The spinal column is an intricate framework of interlocking bones that, when viewed from the side, form a gentle "S" shape. The spine is a sophisticated system— both fragile and sturdy— of muscles, bones, joints, ligaments, discs, a spinal cord, and nerves.
Joints, called "facet joints," and discs allow the spine to bend and twist and absorb mild shocks and bumps. The brain, spinal cord, and nerves manage your body's movement by sending messages to muscles. Supporting the entire structure is an intricate system of ligaments, tendons, and discs.
The vertebrae, facet joints, and discs are vertically stacked in a healthy spine. Ligaments support that alignment and discs, which are flexible, spongy pads, absorb shocks between the vertebrae and joints.
The spine has four natural curves, which help to evenly distribute the loads incurred by daily activity—from sitting, walking, and running, to lifting and carrying.
There are three major parts of your spine:
The sacrum, which lies at the base of your spine between the fifth lumbar and the tailbone, or coccyx, is a triangular-shaped bone made up of five fused parts. These are called "S1, S2, S3, S4 and S5." These unique parts connect to your pelvis by way of structures called sacroiliac joints.
Your neck, which is also called the upper cervical spine, is distinguished by two large vertebrae. One is called the upper bone, or atlas, and the other is called the lower bone, or axis.
These bones in your cervical spine do not need discs and protect the medulla oblongata, or lower brainstem. Inside the medulla oblongata are reflex centers that regulate such things as your heartbeat, breathing, the diameter of your blood vessels, swallowing, vomiting, coughing, sneezing, and hiccupping.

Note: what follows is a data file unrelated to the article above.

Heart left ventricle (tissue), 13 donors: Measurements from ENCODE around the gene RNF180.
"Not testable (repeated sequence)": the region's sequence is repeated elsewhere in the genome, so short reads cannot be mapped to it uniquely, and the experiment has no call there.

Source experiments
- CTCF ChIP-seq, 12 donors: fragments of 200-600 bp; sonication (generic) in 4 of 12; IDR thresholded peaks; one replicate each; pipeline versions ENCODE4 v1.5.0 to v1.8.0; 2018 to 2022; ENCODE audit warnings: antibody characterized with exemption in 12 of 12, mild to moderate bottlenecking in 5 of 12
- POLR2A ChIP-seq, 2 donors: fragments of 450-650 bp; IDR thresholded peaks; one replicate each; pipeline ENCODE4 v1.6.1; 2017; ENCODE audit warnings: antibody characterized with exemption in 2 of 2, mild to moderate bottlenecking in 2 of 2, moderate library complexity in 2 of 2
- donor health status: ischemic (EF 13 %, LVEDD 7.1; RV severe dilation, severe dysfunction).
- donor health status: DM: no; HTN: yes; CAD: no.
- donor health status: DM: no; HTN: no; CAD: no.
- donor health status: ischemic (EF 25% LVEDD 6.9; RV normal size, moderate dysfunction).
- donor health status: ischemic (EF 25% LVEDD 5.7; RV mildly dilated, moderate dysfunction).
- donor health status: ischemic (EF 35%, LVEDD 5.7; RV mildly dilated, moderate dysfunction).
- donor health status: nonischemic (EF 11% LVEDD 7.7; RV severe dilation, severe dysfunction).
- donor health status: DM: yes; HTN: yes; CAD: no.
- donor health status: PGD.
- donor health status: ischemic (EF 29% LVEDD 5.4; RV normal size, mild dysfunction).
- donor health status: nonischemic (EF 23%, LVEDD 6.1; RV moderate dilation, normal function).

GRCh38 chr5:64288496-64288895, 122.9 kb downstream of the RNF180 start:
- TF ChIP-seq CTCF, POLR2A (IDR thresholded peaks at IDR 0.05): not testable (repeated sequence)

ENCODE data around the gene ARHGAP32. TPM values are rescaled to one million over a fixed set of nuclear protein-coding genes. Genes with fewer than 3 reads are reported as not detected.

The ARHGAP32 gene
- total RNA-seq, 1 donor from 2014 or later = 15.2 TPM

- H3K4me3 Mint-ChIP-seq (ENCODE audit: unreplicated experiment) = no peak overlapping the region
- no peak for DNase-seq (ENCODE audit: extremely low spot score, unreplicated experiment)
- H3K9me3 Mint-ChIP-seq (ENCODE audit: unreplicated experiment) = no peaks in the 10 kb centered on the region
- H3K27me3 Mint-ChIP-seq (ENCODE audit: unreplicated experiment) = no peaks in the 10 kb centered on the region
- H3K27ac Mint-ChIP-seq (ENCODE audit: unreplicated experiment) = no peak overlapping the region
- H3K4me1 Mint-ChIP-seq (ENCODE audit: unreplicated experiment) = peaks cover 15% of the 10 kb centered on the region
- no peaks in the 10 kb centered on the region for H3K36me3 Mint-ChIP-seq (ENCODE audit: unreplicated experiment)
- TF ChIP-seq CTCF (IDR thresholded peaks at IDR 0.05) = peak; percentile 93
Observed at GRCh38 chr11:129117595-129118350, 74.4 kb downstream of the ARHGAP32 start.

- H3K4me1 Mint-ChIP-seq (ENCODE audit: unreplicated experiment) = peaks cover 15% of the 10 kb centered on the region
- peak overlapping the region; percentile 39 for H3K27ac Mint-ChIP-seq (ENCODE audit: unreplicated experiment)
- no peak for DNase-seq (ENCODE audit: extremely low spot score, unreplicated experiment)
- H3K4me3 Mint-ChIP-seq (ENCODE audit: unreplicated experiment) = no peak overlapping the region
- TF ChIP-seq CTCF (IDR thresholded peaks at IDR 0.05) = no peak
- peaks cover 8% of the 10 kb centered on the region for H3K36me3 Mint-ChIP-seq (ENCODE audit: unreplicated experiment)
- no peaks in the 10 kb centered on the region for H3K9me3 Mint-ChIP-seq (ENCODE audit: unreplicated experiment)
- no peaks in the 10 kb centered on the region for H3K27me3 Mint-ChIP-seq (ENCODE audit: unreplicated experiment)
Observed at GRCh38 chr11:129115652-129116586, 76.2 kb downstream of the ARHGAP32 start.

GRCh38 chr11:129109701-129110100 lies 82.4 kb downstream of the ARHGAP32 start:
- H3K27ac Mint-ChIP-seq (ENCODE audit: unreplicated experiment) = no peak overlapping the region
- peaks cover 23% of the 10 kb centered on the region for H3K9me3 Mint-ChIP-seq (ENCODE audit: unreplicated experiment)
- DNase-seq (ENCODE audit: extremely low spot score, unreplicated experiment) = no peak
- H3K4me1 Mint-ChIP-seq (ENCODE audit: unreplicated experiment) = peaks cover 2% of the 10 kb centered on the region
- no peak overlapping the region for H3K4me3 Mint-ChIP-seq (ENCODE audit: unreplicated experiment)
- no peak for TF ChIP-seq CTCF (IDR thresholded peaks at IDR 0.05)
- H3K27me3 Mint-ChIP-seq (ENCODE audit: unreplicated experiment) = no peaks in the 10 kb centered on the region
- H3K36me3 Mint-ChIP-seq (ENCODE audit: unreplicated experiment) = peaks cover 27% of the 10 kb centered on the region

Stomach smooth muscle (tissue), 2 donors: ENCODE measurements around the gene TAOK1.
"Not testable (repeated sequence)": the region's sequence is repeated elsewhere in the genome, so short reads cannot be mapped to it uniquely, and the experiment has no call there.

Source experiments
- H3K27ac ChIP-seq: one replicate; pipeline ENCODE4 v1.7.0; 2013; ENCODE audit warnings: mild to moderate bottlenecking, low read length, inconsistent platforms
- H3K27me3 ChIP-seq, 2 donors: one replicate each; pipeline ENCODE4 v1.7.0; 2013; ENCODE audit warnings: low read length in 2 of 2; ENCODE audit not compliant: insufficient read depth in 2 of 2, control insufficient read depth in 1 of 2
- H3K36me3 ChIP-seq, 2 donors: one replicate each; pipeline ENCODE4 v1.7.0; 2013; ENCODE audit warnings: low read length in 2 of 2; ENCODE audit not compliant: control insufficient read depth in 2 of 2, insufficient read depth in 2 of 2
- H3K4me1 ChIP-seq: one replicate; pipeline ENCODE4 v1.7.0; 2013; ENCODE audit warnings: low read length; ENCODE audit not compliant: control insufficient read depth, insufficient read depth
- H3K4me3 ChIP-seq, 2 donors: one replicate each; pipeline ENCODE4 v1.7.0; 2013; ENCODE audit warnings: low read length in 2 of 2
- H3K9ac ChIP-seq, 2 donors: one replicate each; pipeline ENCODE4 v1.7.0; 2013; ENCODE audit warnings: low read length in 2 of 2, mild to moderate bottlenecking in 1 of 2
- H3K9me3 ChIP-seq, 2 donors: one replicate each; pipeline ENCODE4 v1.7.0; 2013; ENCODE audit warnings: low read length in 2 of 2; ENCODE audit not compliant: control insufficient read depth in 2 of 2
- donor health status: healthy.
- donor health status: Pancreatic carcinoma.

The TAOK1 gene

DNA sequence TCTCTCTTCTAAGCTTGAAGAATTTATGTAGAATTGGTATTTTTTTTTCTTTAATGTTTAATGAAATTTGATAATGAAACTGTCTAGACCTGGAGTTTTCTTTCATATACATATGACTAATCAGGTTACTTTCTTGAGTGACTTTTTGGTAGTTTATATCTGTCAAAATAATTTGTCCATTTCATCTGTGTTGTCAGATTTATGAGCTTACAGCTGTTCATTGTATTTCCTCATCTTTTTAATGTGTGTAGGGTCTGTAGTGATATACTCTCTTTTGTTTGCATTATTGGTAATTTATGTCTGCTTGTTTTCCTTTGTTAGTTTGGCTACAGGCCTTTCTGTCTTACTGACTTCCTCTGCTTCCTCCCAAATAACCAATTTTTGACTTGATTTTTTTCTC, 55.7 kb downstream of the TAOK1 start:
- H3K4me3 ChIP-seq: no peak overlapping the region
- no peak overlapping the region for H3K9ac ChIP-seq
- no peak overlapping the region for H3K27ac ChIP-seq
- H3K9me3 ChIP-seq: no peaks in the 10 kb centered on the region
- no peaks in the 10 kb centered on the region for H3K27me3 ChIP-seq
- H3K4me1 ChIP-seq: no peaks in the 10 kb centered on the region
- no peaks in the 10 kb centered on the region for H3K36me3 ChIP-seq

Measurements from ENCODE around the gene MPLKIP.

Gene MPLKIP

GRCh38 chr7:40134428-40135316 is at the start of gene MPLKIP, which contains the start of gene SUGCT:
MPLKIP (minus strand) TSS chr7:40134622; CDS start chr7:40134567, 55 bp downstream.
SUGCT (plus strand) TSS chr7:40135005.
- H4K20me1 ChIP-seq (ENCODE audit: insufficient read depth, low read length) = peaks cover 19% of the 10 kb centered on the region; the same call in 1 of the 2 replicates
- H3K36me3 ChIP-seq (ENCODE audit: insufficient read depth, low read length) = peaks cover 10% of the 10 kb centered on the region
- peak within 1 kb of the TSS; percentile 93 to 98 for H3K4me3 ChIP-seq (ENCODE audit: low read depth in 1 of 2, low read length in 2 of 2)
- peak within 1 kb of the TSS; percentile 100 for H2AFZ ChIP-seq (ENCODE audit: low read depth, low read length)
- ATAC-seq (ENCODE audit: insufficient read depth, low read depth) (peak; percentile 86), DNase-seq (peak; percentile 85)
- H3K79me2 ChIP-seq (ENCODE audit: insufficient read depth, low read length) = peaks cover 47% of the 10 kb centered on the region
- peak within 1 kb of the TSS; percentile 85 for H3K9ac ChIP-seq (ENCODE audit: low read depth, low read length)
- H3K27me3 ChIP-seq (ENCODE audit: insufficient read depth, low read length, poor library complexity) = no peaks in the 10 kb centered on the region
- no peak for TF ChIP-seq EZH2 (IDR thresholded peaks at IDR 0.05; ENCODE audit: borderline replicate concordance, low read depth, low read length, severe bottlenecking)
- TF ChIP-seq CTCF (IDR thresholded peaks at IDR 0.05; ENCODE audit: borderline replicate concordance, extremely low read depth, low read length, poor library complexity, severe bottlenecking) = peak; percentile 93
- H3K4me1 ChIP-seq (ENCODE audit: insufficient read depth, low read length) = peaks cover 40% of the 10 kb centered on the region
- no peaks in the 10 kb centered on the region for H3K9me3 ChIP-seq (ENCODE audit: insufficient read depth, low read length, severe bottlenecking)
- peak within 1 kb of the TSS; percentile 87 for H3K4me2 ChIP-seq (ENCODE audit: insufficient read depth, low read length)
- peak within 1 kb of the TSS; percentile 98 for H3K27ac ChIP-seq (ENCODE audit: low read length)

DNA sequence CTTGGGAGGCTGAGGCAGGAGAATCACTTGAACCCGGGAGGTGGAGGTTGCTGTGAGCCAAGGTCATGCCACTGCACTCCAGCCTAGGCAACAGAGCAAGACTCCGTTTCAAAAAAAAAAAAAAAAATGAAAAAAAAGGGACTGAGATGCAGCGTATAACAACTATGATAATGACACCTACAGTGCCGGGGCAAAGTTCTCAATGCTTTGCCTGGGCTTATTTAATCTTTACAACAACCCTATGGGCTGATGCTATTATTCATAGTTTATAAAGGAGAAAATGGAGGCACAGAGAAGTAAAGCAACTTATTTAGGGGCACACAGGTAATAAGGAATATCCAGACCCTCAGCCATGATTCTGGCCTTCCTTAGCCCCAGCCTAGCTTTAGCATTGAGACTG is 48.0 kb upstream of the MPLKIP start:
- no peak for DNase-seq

Almost half your brain's 12 cranial nerves originate in the medulla and control such things as balance and hearing, taste, swallowing, salivation, the digestive system, head and neck muscles, and the tongue. One can easily see that if the upper bones of your spinal cord are out of alignment, a whole host of things can go wrong in your body, some subtle, some not-so-subtle. However, it is not uncommon for many of us to have some sort of misalignment in these structures as we go through the daily trials and tribulations of life.
Basically, your spine is composed of four types of material. These are:
The soft tissues that envelop and support your spine make up an intricate network of muscles.
With the help of your body's abdominal muscles, this network helps to keep your body stabilized and upright, and allows it to bend and flex.
The types of muscles that support your spine include:
Your nervous system looks much like an upended tree, suspended from its roots at the base of your brain, its millions of limbs reaching out to every corner of your body.
Your spinal cord is like a thick braid formed by billions of these nerves. Your body has approximately 15 billion nerve cells—all of which receive and transmit nerve impulses by way of the spinal cord. These impulses control virtually all functions of your body—from your senses to mobility.
Your spinal cord actually ends near the base of your upper back, shooting out braids of nerves called "nerve roots." These nerve roots run through a large tunnel-like canal, and at each level of your spinal column, a pair of nerve roots exits from the spine.
Nerve roots are named for the level of your spine they exit from, beginning with a letter and followed by a number. For example, a nerve root in the cervical spine may be called "C6,"while a nerve root in the lumbar region may be called "L4."
Innate intelligence, the knowledge we are born with, guides cells and organs to receive and transmit impulses to our brain through this vast network of nerves.
A healthy spinal cord allows these impulses to flow freely back and forth. But when your spinal cord becomes misaligned, its parts get out of place and nerves can become pinched. When this happens, the flow of information from your nervous system gets interrupted. This imbalance, called subluxation, can lead to physical and emotional problems ranging from minor discomfort to major illnesses.